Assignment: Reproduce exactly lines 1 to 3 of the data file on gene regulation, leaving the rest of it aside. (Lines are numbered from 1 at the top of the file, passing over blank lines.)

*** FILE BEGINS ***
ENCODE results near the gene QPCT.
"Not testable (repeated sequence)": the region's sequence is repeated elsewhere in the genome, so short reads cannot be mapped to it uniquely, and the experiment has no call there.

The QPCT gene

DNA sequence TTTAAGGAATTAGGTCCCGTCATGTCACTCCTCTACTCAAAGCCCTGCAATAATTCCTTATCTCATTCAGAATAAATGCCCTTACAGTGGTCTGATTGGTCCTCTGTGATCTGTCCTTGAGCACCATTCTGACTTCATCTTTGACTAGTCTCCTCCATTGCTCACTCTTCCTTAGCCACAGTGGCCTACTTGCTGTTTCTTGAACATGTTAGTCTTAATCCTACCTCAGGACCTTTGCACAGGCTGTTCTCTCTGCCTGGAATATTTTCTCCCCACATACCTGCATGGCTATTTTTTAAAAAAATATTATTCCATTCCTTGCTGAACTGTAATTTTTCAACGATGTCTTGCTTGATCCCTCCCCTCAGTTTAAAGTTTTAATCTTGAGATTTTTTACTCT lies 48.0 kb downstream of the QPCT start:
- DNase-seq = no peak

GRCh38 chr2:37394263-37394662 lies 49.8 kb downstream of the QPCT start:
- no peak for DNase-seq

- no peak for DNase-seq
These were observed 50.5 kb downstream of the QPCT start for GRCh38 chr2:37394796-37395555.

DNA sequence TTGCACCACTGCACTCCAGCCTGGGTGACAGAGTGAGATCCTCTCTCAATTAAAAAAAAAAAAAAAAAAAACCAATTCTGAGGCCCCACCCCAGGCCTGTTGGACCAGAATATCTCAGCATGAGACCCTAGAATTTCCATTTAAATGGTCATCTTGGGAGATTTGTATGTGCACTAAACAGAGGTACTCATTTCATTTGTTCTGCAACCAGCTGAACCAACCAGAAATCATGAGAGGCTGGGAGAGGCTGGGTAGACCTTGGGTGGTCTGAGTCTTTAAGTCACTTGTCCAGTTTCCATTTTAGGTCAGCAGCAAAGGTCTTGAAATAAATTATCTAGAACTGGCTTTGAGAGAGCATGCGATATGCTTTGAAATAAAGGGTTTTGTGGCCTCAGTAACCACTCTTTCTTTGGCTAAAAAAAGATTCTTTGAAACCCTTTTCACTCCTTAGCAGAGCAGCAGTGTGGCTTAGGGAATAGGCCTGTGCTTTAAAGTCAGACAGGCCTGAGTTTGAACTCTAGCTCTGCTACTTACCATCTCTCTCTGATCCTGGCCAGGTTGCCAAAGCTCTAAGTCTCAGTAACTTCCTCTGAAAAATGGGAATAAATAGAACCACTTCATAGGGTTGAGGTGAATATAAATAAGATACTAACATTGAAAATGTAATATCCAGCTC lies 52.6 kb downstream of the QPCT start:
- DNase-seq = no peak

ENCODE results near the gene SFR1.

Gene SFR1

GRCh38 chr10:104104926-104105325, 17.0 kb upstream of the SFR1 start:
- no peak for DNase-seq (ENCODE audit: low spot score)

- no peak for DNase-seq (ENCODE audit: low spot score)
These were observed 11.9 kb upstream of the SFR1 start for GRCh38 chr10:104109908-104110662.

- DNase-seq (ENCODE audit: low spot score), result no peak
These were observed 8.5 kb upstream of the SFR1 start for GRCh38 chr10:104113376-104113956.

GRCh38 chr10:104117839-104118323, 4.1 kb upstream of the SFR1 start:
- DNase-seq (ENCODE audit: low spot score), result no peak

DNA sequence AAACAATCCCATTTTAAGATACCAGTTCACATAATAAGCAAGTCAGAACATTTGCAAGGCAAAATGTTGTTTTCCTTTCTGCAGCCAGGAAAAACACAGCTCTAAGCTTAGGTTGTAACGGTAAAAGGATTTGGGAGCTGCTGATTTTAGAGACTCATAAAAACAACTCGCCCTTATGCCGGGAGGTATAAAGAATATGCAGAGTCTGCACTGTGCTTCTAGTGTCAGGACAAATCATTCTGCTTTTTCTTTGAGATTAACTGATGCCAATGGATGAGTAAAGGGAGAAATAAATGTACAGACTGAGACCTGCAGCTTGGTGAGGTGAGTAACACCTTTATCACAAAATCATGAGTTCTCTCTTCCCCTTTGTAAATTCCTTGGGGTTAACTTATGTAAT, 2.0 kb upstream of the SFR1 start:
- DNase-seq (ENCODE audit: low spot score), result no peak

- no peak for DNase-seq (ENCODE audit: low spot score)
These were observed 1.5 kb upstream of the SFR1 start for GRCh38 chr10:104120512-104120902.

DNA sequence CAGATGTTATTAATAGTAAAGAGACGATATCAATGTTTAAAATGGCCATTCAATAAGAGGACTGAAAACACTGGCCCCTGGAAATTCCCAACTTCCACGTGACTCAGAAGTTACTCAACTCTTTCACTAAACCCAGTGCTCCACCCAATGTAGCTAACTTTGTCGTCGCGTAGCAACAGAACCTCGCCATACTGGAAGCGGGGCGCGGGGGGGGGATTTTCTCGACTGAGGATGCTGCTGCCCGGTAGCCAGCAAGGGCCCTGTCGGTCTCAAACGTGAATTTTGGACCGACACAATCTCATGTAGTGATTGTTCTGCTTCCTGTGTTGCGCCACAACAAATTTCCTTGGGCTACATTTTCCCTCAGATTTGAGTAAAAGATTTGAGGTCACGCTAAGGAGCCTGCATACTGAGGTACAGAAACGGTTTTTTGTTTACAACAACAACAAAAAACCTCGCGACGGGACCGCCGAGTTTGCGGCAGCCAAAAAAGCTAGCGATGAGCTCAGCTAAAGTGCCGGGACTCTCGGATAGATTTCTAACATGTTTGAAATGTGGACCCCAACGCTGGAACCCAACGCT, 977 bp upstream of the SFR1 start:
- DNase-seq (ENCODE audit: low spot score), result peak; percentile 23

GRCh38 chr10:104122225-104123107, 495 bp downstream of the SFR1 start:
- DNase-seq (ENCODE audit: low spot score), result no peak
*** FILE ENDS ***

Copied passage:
ENCODE results near the gene QPCT.
"Not testable (repeated sequence)": the region's sequence is repeated elsewhere in the genome, so short reads cannot be mapped to it uniquely, and the experiment has no call there.

The QPCT gene